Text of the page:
If it feels like you’re hearing about autoimmune diseases like rheumatoid arthritis more and more these days, it’s not just coincidence. According to a new study published in Arthritis & Rheumatology, the number of people with autoimmune diseases—basically, when your immune system attacks your own body by mistake—is on the rise in the United States.
To figure this out, researchers looked at 14,211 study participants’ blood for things called antinuclear antibodies (ANA). ANA is the most common marker of autoimmunity. Researchers looked at blood samples from three separate time periods (1988-1991, 1994-2004, and 2011-2012) to see how prevalence of autoimmunity has changed in the U.S. population.
From 1988-1991 to 2011-2012, prevalence of ANA jumped from 11.0% to 15.9%--or 22 million to 41 million people with autoimmunity.
But why might autoimmune disorders be increasing?
"The reasons for the increasing prevalence of ANA, which were most pronounced in adolescents, males, and non-Hispanic whites, remain unclear," said study author Frederick W. Miller, M.D. of the National Institute of Environmental Health Sciences. "They are concerning, however, as they may herald an increase in autoimmune disorders, and emphasize the need for additional studies to determine the driving forces underlying these findings and to enable the development of possible preventative measures."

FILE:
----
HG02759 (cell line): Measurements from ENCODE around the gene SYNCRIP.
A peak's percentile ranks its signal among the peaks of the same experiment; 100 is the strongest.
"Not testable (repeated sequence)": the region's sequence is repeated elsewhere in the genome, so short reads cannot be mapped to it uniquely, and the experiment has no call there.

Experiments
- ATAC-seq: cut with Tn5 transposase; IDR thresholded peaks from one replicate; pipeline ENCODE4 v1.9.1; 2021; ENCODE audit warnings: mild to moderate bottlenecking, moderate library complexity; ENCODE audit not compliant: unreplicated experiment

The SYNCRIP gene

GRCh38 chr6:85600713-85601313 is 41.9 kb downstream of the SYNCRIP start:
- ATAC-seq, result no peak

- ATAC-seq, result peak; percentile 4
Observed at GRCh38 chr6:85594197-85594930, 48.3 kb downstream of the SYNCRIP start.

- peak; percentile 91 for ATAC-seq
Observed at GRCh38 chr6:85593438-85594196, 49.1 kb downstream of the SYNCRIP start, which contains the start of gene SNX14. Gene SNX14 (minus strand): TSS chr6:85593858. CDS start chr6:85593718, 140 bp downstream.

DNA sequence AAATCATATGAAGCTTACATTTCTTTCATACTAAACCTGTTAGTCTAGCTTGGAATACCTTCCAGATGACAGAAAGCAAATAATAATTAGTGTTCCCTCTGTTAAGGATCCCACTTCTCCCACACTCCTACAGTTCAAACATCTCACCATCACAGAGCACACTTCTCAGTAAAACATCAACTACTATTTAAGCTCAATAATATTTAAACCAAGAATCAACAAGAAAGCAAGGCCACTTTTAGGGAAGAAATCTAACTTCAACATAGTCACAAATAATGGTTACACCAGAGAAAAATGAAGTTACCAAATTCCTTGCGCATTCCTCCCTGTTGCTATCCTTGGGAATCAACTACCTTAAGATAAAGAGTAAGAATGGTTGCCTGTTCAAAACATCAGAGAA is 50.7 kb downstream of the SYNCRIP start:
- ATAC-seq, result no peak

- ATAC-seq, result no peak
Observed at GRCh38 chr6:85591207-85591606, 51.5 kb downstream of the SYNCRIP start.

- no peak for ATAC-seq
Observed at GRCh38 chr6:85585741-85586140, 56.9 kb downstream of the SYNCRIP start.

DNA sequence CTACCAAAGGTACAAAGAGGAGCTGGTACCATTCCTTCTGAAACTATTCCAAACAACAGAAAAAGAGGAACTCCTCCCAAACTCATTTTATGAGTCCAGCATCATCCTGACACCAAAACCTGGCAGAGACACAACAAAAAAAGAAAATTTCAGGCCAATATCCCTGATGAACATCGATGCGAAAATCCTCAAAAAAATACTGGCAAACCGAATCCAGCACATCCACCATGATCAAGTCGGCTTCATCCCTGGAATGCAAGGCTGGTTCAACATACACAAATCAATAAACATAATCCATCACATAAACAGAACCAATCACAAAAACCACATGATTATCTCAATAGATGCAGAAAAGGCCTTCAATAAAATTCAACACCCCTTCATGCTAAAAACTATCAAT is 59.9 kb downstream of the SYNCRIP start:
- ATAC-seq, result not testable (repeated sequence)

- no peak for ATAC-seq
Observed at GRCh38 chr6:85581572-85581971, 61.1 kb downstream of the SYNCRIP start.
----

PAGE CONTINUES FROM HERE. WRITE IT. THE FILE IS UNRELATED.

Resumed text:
A positive ANA does not equal having an autoimmune disease, though a positive ANA can be a precursor to a diagnosed autoimmune disorder.
Autoimmune Diseases: The Basics
There are more than 80 known types of autoimmune diseases, the National Institutes of Health (NIH) says—and they’re complicated, to say the least. In fact, scientists are still trying to figure out what exactly causes them to develop in the first place. So far, experts believe that a combination of genetics and environmental factors are involved, per the NIH.
So that means if you have other members of your family who have autoimmune diseases, your risk is increased as well, says the NIH. Women also appear to be at higher risk than men for autoimmune disease—especially African-American, Hispanic-American, and Native-American women.
Typically, the immune system works to fight off invaders in the body, like infection with viruses or bacteria, according to the NIH. But in people with autoimmune diseases, the immune system malfunctions and attacks the body even when it’s not supposed to. Autoimmunity can affect many different parts of the body, and often results in symptoms like fatigue, low fever, swelling, redness, and pain, the NIH says—many of these symptoms are the result of inflammation triggered by the immune system. Some autoimmune diseases, like rheumatoid arthritis, can affect your joints, causing pain and stiffness. Others, like psoriasis, cause skin changes like itchy or sore patches.
Thankfully, there are treatments available for autoimmune problems. They vary based on the specific disease, but often include things like steroids or other things to manage inflammation, the NIH says.